The 401(k) provides amazing benefits to both employers and employees, who both pick up big tax savings on contributions. The 401(k) also boosts employee loyalty and satisfaction, and creates a path for millions of American workers to save for retirement.

Those benefits have driven participation and contribution rates in the past 12 years, with total domestic 401(k) assets more than doubling to $3.6 trillion at the end of 2012 from $1.7 trillion in 2000.

But even though the 401(k) is a great investment for both employers and employees, it doesn’t come without drawbacks -- and one of the biggest is cost. Not only are 401(k) plans expensive for companies to administer, they are expensive for participants.

According to a report from Demos, a public policy organization, 'an ordinary median-income, two-earner household will pay nearly $155,000 over the course of their lifetime in 401(k) fees that will consume nearly one-third of their investment returns.'

This flies in the face of investors who think 401(k) participation is free. Whereas the median expense ratio for plans with more than 10,000 participants is 0.43%, the expense ratio for plans with fewer than 100 participants is 1.29%, a sharp premium. Having fewer employees to absorb fixed expenses makes 401(k) participation more expensive for both employees and employers, and that creates barriers for small companies that want to provide tax-deferred benefits to their employees.

That is why one low-cost alternative to the 401(k) is gaining in popularity.

The SIMPLE IRA (Savings Incentive Match Plan for Employees Individual Retirement Account) is an employee-sponsored plan that enables employees to invest in a tax-deferred account to save for retirement. The SIMPLE IRA offers simpler and less costly administration rules, but it's exempt from federal regulations that protect Americans' retirement assets.

The SIMPLE IRA is available to small businesses with fewer than 100 employees and can be funded with pretax salary income, but those contributions are still subject to Social Security, Medicare and federal unemployment taxes.

There are a number of reasons why the SIMPLE IRA is an excellent alternative to the 401(k) for small businesses looking for value.

Easy To Set Up

The SIMPLE IRA is easy to set up and administer. The brokerage firm provides all the documents and materials needed for sponsors and participants to enroll. Applications can be completed within days. And with a universe of brokerage firms offering competing plans, plan sponsors have the opportunity to choose from different levels of support and service.

Less Expensive

Setting up a 401(k) plan usually requires a big down payment and then high annual maintenance fees -- not to mention the fees paid by the plan's participants -- which can be cost prohibitive for a small business. In contrast, the SIMPLE IRA is low cost, with no fees. Maintenance costs are low, too: For instance, Vanguard charges SIMPLE IRA participants with accounts of less than $10,000 an annual fee of $10, which is waived for accounts of more than $10,000. Those savings can add up to thousands of dollars a year for participants against the high expense ratios of the small-business 401(k).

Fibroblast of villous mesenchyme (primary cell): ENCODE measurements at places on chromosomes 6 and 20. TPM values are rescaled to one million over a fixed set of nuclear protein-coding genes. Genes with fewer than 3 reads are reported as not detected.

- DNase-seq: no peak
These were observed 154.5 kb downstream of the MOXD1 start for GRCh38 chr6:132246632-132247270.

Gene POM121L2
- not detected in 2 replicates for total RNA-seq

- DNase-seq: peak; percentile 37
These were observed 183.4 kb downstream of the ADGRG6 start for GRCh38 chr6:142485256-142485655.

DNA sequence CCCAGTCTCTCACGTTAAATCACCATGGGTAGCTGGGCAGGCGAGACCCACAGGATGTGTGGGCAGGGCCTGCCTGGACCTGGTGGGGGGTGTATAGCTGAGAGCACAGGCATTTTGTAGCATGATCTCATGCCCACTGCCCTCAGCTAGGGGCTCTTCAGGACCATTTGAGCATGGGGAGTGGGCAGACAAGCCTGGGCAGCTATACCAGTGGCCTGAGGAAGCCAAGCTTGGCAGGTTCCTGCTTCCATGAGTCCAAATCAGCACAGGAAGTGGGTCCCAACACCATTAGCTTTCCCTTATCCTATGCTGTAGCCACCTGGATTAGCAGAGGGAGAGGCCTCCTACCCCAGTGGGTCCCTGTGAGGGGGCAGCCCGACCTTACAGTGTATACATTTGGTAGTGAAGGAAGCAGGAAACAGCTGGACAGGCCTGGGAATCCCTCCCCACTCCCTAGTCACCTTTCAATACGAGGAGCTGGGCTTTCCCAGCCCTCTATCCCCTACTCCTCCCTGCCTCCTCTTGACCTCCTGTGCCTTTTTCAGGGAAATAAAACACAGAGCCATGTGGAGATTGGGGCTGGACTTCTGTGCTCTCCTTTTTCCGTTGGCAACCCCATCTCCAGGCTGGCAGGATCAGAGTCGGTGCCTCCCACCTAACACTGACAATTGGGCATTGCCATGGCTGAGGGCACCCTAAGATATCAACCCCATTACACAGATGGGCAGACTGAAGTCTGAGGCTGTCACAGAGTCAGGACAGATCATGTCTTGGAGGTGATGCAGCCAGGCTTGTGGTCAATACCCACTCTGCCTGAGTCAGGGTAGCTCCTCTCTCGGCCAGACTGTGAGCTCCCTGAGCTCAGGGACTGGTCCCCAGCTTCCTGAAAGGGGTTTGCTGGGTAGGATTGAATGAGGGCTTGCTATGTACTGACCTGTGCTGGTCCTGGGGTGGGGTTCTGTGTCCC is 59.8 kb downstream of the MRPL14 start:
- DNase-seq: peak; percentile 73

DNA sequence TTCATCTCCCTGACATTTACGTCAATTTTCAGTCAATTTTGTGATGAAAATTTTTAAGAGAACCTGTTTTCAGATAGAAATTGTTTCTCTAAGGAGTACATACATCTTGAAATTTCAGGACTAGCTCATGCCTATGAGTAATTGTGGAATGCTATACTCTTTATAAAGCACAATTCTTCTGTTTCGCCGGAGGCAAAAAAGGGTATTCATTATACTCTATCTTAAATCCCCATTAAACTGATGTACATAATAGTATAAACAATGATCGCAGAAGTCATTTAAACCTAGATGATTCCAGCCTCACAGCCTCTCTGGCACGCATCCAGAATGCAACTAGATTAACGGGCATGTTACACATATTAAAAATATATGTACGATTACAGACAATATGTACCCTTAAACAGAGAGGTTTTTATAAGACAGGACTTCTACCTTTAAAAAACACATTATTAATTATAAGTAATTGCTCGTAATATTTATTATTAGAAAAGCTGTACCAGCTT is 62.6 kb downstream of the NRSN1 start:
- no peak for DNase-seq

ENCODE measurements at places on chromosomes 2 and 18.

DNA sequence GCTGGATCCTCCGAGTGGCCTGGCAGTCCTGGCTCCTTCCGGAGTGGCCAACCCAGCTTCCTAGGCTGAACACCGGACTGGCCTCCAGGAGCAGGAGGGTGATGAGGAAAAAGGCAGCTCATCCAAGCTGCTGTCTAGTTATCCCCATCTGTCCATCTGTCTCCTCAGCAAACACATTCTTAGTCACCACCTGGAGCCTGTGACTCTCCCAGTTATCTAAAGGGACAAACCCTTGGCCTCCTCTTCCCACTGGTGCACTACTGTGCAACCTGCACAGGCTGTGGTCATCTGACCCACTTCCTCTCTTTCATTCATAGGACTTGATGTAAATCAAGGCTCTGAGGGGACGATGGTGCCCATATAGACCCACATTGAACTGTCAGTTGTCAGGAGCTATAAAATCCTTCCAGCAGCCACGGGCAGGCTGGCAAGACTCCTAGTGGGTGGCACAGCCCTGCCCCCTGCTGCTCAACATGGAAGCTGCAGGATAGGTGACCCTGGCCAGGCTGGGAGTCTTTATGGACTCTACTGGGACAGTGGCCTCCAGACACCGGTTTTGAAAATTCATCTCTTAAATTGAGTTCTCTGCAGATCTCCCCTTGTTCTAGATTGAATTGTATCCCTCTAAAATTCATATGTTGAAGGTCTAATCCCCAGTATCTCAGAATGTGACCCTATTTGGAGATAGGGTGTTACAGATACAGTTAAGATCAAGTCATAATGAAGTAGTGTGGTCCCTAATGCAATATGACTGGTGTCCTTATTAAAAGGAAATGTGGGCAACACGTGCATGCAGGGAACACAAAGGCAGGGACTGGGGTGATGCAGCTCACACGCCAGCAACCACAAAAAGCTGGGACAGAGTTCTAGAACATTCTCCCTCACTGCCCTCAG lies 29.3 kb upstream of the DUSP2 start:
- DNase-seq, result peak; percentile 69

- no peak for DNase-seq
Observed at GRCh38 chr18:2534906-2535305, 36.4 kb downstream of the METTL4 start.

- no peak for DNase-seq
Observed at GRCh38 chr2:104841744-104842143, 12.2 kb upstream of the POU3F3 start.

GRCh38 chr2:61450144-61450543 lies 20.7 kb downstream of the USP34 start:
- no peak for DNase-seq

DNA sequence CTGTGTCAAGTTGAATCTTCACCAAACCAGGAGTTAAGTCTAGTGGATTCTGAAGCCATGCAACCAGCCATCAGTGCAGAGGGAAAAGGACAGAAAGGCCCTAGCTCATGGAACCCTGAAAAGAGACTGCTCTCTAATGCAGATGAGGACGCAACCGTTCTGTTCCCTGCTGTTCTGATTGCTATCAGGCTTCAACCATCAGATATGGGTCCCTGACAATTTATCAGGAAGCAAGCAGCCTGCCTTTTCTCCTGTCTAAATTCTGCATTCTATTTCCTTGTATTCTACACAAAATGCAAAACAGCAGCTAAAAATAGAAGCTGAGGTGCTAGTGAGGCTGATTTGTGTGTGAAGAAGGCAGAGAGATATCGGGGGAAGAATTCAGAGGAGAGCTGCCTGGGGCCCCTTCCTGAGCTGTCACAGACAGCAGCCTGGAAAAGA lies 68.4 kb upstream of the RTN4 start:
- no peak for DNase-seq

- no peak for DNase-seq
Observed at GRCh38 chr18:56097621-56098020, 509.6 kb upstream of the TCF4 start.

More Investment Options

The SIMPLE IRA offers more variety. Most 401(k) plans offer a fairly limited selection of equity and fixed-income mutual funds. Not only does that severely limit access to a broader array of securities and markets, mutual funds are also expensive compared with low-cost index funds, adding another weight to its draining fee structure. But with a SIMPLE IRA, plan participants have access to individual stocks, currencies, commodities, exchange-traded funds and international markets.

Comparable Contribution Limits

Here, the 401(k) comes in ahead of the SIMPLE IRA. The annual contribution limit this year for a 401(k) is $17,500, compared with a $12,000 limit for the SIMPLE IRA and the $5,000 limit of a regular IRA. For participants over the age of 50, the contribution limits for both jump, to $23,000 for the 401(k) and $14,500 for the SIMPLE IRA.

Similar Withdrawal Schedules

The withdrawal schedules for the 401(k) and SIMPLE IRA are similar: Participants become eligible for qualified withdrawals at the age of 59.5. But the two plans handle early withdrawals differently. The 401(k) carries a 10% penalty for an early withdrawal, while the SIMPLE IRA can carry up to a 25% penalty for ineligible withdrawals in the first two years before falling to 10%. Both plans require minimum distributions at the age of 70.5.

Employer-Friendly Tax Requirements

Employers offering 401(k) plans and SIMPLE IRAs gain tax benefits from both by making employee contributions. But the reporting requirements for the SIMPLE IRA are more flexible -- 500 Series form reporting is not required. Companies running a SIMPLE IRA simply take a deduction on their business tax returns for employee contributions, reducing reporting and administrative work for plan sponsors. Participants in both the 401(k) and SIMPLE IRA are allowed to deduct contributions from taxable income.

The Investing Answer: Getting started with a SIMPLE IRA is easy and quick. Accounts for both sponsors and participants are free to open, and most brokerage firms offer onboarding support and service. The brokerage firms may offer investment support as a premium service, but if not, it’s a great idea to consult with an investment advisor to help guide the investment process.